Pro-Co Sound – Kalamazoo – Bryce Roberson (Uncle Dirty)
We miss him, his great ear and his guitar playing…Ronnie Fray
SysTech (Systems & Technology in Music, Inc.) from Kalamazoo, Michigan, was a collaboration between Greg Hochman (Keith Emerson’s Moog tech, later the North American sales director for Soundcraft) and Charlie Wicks (later the founder and CEO of Pro-Co).Together with Bryce Roberson (a.k.a. Uncle Dirty, ex-lead engineer at Chess Records), they formed the Sound Factory in Kalamazoo in the early 70’s. The company (consisting of Charlie’s Sound Factory, Greg’s SysTech and Bryce’s Uncle Dirtys recording studio) occupied an old factory site on Kalamazoo Avenue.
Because of the brilliance of the principals, Kalamazoo became a Mecca for musicians from Detroit, Chicago, and beyond.
Around 1969, Bryce also worked as a sound engineer at Great Lakes Studio (Dave Kalmbach) in Sparta, Michigan. He was also a fabulous guitarist who could play most any style of music.
From “The Steel Guitar Forum” February 8, 2002 by Larry Bell:
A Rat is a distortion device manufactured by a Kalamazoo MI company called ProCo.
They have made a number of devices through the years, but their claim to fame, other than the Rat, is their high quality cables and PA snakes.
At one time, in addition to the Rat, they made several rack mount effects devices. Ralph Mooney used a ProCo rack mount flanger to get the leslie sound on “The Wurlitzer Prize” for Waylon.
The Rat, TurboRat, Vintage Rat, and BRat are described on their home page (link above). I’ve seen Paul Franklin use one, in addition to many other steel players I’ve talked to or seen.
Hope this explains it. At one time (back when Gibson was in Kalamazoo), ProCo was located in a music complex including a music store, guitar repair facility, recording studio, and ProCo here in Kalamazoo. I used to hang out there when I first started playing steel, in the 70s. My first steel guitar session was at “Uncle Dirty’s Sound Machine Studios” — run by Bryce Roberson who cut his teeth at Chess Records. Now, ProCo is all that’s left. The company does pretty well, but it’s really difficult for a small company to survive in these economic times.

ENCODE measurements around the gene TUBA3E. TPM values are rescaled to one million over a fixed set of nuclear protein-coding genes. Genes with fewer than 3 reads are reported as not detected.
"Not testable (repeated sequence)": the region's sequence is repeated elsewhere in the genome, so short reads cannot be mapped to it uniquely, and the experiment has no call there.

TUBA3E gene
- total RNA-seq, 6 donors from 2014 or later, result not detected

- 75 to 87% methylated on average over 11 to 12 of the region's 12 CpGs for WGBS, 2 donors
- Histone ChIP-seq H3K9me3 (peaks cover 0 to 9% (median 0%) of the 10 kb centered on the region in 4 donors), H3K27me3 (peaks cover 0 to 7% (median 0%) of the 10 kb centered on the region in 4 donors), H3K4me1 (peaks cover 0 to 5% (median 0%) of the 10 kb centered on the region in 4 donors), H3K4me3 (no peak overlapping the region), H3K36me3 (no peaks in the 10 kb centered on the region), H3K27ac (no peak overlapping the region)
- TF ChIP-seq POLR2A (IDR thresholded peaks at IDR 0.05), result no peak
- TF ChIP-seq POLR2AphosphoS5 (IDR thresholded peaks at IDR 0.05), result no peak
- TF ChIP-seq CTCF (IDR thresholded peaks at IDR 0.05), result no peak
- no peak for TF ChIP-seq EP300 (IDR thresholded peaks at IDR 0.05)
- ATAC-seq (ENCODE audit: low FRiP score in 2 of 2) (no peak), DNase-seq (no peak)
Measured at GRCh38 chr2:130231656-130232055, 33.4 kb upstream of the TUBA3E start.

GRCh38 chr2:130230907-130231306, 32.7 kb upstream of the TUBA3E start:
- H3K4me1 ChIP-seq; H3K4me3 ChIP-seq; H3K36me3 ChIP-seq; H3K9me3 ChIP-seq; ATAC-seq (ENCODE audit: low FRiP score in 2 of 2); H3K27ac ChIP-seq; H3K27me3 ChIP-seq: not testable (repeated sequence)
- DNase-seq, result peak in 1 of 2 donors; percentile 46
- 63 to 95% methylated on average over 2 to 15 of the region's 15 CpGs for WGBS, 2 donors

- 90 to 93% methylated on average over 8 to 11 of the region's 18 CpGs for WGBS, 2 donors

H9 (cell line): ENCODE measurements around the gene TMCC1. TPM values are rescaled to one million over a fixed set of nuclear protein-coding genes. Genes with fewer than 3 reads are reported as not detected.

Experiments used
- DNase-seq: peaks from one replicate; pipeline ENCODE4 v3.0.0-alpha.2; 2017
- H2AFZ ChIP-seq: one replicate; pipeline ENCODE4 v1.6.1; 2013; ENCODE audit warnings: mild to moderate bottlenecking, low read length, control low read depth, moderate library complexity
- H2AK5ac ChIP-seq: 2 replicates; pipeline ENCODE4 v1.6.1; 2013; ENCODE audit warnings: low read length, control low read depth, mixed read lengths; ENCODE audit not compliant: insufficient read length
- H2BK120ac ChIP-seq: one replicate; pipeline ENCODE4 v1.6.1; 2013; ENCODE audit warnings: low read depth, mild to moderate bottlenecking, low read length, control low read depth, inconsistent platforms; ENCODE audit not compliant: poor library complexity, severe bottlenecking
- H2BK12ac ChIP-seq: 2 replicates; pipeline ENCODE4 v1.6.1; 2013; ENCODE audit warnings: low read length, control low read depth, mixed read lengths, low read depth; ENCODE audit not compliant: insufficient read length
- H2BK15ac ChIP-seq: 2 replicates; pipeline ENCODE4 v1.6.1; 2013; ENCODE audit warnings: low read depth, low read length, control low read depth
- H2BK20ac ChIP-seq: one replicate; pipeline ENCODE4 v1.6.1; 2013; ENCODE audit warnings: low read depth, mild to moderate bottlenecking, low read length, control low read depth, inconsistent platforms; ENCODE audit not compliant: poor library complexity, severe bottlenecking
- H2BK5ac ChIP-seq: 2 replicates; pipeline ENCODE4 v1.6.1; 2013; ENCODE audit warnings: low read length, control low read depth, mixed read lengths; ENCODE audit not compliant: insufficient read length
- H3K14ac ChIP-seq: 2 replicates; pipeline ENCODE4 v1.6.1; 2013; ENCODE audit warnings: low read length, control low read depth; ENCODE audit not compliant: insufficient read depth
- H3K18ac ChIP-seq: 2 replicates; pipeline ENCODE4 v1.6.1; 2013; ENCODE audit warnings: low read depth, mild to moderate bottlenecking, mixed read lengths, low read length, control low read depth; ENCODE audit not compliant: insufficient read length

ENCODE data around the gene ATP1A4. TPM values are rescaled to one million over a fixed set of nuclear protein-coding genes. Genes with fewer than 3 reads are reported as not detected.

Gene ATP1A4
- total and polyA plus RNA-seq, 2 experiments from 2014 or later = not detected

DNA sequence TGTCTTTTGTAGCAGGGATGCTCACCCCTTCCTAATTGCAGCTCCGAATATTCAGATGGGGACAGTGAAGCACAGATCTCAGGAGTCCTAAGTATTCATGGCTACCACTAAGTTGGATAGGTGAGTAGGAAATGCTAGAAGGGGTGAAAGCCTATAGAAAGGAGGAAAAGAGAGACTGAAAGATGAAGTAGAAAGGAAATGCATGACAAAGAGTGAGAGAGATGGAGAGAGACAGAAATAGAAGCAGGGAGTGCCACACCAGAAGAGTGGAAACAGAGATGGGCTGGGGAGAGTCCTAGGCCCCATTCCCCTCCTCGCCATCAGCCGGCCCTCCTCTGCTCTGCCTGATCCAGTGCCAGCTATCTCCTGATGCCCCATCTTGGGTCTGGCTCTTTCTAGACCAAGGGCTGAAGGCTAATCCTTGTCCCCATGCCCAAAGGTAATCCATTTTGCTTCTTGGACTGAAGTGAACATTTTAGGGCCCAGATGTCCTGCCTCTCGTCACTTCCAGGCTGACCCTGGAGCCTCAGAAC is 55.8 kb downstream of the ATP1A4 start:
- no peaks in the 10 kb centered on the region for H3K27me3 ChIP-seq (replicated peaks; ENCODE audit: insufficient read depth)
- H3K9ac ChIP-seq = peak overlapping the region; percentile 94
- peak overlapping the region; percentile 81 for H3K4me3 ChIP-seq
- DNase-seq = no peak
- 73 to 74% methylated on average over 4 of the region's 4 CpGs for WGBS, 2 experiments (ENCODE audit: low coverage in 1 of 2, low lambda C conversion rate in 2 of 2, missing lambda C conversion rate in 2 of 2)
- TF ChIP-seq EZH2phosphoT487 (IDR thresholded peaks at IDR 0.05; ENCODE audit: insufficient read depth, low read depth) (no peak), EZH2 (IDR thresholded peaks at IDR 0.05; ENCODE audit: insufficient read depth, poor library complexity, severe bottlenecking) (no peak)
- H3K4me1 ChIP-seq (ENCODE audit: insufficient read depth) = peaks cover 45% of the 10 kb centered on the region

MCI JH16 Board 1978
What a rich history that building has! Not only Gibson Guitars, but ProCo, Systems and Technology (Moog Synths), Uncle Dirty’s Recording Studio, and another I can’t remember. So cool to watch all those guitars moving from one area of production to the next in various stages of completion.
The best Gibson guitars were made by the ‘Kalamazoo Gals’
The “Banner” Gibson guitar is considered one of the finest acoustic guitars ever made.
Over 9,000 of these Banners were carefully built during World War II.
But Gibson company records show the company had shifted to producing goods for the war effort and not instruments, and most of the men who made those Gibsons at the headquarters in Kalamazoo were off fighting the war.
So who made these guitars that are still prized 70 years later?
That question and his love of guitars drove Connecticut law professor Dr. John Thomas to discover the remarkable answer, which he turned into a book called “Kalamazoo Gals: A Story of Extraordinary Women and Gibson’s Banner Guitars of World War Two.”
Thomas’s quest started with a photograph he found of a group of women standing in front of the Kalamazoo Gibson guitar factory in the 1940s.
“To say that picture haunted me probably is not much of an overstatement,” said Thomas. “I pinned it to the bulletin board in my office and just kept finding my attention going back to it, wondering what were all these women doing in front of that factory during World War II.”
Gibson records stated that no guitars were built during the war. Thomas eventually made it to the Gibson corporate headquarters in Nashville, where he went through thousands of pages of shipping ledgers to discover that 24,000 instruments were in fact shipped during the war.
While wondering why Gibson would deny making these guitars, Thomas found himself thinking back to that photograph. So, he took out advertising in local Kalamazoo papers asking to meet anyone who worked at Gibson during World War II.
Twelve women responded. One of them was Irene Stearns.